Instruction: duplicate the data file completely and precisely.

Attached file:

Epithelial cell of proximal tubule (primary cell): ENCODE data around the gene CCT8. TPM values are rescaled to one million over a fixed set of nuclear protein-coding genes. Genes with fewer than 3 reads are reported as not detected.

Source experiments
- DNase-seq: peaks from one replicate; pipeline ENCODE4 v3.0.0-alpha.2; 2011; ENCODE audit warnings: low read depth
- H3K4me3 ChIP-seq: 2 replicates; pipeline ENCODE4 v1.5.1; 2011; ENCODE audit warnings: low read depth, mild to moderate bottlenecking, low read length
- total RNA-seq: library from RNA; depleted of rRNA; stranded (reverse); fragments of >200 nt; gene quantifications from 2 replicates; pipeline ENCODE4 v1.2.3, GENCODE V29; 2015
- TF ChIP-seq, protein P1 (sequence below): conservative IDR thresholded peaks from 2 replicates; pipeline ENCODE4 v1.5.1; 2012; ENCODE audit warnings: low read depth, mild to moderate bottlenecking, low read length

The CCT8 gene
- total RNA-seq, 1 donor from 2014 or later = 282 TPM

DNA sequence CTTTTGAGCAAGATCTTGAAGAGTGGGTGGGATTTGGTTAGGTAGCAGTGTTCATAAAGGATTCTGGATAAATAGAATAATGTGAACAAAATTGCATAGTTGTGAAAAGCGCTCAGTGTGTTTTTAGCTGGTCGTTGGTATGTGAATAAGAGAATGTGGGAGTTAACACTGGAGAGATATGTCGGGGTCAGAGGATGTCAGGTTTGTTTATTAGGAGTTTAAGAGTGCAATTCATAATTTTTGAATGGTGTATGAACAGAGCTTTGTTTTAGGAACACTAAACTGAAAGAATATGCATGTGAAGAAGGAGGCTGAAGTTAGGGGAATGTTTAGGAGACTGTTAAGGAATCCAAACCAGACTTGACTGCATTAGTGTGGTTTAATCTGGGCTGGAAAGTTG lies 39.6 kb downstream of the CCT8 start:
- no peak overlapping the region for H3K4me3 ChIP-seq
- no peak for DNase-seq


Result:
Epithelial cell of proximal tubule (primary cell): ENCODE data around the gene CCT8. TPM values are rescaled to one million over a fixed set of nuclear protein-coding genes. Genes with fewer than 3 reads are reported as not detected.

Source experiments
- DNase-seq: peaks from one replicate; pipeline ENCODE4 v3.0.0-alpha.2; 2011; ENCODE audit warnings: low read depth
- H3K4me3 ChIP-seq: 2 replicates; pipeline ENCODE4 v1.5.1; 2011; ENCODE audit warnings: low read depth, mild to moderate bottlenecking, low read length
- total RNA-seq: library from RNA; depleted of rRNA; stranded (reverse); fragments of >200 nt; gene quantifications from 2 replicates; pipeline ENCODE4 v1.2.3, GENCODE V29; 2015
- TF ChIP-seq, protein P1 (sequence below): conservative IDR thresholded peaks from 2 replicates; pipeline ENCODE4 v1.5.1; 2012; ENCODE audit warnings: low read depth, mild to moderate bottlenecking, low read length

The CCT8 gene
- total RNA-seq, 1 donor from 2014 or later = 282 TPM

DNA sequence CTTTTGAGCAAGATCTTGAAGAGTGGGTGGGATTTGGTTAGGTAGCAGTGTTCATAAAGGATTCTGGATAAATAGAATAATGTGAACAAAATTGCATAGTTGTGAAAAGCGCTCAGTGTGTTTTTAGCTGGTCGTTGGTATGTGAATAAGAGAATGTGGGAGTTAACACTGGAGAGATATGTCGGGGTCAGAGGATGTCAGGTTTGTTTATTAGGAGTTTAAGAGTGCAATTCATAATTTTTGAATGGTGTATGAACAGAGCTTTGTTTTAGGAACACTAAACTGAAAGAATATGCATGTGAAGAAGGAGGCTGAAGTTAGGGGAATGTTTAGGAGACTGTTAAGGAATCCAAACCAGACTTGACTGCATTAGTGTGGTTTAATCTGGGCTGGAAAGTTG lies 39.6 kb downstream of the CCT8 start:
- no peak overlapping the region for H3K4me3 ChIP-seq
- no peak for DNase-seq